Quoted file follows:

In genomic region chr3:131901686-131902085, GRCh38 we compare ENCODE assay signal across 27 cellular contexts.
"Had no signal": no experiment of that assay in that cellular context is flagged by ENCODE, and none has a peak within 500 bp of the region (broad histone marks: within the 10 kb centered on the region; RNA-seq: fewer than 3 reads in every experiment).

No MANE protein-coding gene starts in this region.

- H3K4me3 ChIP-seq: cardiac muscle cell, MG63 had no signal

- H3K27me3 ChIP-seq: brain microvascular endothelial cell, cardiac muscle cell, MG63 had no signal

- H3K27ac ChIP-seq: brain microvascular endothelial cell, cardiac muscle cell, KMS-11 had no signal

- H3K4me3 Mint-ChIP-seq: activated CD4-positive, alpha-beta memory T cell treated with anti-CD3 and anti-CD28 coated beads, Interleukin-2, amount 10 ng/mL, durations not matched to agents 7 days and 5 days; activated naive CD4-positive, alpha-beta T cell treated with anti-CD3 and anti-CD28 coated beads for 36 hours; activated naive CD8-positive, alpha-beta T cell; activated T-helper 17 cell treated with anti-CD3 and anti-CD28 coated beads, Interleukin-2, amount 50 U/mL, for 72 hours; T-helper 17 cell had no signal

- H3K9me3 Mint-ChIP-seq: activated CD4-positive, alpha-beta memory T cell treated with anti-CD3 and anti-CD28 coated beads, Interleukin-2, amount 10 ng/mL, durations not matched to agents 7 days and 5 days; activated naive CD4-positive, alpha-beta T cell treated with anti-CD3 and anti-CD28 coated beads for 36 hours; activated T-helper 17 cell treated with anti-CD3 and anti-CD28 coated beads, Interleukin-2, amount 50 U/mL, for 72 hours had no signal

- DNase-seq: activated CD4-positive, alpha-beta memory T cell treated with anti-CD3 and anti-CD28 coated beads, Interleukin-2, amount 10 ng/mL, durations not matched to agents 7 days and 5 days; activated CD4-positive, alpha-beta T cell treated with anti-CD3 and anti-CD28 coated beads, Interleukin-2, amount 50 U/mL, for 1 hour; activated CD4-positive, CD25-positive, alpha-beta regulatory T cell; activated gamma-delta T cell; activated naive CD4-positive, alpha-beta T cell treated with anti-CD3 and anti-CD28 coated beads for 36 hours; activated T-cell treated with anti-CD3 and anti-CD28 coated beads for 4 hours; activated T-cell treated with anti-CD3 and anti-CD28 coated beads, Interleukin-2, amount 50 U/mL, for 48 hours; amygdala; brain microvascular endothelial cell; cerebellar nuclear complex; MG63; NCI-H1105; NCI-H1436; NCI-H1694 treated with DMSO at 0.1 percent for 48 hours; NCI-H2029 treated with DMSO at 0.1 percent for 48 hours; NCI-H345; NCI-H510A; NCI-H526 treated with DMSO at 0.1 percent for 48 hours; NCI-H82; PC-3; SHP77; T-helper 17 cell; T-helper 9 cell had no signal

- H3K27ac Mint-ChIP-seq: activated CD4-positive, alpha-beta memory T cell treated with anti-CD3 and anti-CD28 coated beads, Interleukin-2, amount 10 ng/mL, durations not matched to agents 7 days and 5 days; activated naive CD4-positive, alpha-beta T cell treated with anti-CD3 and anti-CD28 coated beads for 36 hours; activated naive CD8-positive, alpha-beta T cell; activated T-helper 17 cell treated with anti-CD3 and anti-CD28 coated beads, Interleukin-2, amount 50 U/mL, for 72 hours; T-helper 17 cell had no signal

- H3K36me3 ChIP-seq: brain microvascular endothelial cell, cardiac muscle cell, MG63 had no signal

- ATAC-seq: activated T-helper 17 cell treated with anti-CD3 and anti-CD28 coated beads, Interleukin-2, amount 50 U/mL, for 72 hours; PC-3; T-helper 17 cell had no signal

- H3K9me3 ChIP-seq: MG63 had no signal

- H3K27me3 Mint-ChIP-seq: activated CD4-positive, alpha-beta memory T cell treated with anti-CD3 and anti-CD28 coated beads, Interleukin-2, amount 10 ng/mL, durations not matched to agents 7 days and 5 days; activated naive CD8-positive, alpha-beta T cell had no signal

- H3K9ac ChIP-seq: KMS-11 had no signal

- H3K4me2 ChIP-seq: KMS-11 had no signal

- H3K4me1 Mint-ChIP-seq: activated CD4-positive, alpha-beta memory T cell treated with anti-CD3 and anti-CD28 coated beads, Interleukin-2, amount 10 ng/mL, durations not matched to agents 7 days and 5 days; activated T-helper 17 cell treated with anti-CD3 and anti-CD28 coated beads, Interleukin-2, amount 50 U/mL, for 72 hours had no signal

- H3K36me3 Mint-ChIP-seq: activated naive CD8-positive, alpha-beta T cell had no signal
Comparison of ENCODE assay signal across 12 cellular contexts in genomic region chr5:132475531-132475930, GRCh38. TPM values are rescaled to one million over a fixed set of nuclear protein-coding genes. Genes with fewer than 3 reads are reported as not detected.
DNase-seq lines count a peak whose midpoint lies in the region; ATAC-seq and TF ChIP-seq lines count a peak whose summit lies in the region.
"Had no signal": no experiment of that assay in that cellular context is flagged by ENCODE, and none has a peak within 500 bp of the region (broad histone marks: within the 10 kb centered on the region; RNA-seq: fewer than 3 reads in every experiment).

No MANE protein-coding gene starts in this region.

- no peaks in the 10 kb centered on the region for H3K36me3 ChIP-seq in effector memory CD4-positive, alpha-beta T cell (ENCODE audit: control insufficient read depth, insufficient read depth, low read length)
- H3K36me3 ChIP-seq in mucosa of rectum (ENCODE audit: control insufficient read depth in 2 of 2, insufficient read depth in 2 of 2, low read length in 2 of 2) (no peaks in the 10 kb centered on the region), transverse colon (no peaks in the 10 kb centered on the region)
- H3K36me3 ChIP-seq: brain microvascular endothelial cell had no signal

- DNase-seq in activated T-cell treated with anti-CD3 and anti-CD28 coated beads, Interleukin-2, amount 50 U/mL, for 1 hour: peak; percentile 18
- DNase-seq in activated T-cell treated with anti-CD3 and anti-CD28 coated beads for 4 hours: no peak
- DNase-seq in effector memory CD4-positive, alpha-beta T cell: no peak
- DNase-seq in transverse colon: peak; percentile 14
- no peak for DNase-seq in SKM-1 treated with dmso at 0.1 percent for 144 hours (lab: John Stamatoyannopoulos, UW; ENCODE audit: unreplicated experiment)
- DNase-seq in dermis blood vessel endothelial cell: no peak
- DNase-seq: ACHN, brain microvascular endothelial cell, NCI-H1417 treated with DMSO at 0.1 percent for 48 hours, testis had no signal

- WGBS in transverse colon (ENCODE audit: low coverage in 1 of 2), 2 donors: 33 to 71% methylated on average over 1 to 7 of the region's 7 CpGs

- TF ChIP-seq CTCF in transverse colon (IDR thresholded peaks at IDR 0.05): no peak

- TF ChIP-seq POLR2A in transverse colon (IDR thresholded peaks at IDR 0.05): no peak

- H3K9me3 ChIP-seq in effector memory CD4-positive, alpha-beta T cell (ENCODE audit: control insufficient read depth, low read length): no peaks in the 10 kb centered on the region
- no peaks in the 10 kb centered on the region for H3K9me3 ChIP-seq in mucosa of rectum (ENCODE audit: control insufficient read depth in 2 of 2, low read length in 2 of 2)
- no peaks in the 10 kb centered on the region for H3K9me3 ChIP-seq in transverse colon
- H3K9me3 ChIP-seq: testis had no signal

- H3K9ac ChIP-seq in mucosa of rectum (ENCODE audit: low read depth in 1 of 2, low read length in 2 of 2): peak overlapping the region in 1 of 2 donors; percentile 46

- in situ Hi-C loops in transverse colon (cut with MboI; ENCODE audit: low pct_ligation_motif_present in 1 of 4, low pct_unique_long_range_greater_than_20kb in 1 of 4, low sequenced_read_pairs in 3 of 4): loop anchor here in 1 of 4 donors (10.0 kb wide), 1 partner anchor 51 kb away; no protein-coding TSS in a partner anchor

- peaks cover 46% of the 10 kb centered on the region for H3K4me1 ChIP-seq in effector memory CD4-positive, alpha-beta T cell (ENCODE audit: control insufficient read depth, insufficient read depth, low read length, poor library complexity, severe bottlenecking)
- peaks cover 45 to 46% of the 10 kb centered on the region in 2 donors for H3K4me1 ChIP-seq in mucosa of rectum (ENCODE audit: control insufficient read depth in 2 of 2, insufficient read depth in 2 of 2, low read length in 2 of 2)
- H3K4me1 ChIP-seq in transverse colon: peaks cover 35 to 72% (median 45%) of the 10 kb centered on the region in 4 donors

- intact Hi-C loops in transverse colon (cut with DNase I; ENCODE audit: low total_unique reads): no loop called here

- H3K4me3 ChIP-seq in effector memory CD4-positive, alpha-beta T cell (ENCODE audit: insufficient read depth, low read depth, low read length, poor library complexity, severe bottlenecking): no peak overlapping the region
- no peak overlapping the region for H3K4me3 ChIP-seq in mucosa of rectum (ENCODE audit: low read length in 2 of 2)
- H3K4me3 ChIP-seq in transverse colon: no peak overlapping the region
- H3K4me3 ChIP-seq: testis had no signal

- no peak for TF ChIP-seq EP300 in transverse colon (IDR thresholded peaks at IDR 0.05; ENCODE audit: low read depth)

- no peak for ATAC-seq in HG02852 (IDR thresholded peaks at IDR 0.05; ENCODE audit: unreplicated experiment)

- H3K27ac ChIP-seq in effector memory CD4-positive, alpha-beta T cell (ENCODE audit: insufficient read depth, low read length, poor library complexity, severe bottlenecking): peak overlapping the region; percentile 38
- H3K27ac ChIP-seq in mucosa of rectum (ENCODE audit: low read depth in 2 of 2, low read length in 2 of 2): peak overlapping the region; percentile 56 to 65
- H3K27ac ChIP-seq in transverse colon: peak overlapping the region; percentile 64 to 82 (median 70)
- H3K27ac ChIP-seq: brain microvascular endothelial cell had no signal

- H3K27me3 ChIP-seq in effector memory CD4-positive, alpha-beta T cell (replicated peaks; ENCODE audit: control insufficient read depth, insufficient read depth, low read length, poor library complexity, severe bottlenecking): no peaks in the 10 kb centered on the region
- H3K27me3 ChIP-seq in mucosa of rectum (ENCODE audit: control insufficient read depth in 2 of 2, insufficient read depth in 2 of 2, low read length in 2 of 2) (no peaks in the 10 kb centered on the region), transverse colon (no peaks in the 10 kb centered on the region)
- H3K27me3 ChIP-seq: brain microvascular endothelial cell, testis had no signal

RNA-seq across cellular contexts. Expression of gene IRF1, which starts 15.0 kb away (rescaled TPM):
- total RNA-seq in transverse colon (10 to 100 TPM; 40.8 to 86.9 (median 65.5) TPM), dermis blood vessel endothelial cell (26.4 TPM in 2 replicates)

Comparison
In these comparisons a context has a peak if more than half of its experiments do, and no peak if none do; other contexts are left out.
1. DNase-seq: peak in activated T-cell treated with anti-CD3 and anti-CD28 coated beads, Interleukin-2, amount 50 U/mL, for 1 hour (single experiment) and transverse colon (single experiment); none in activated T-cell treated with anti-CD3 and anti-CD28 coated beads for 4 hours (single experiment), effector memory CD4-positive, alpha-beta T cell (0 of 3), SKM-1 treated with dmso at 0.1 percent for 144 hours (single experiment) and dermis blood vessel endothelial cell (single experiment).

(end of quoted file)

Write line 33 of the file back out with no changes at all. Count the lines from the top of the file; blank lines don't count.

- WGBS in transverse colon (ENCODE audit: low coverage in 1 of 2), 2 donors: 33 to 71% methylated on average over 1 to 7 of the region's 7 CpGs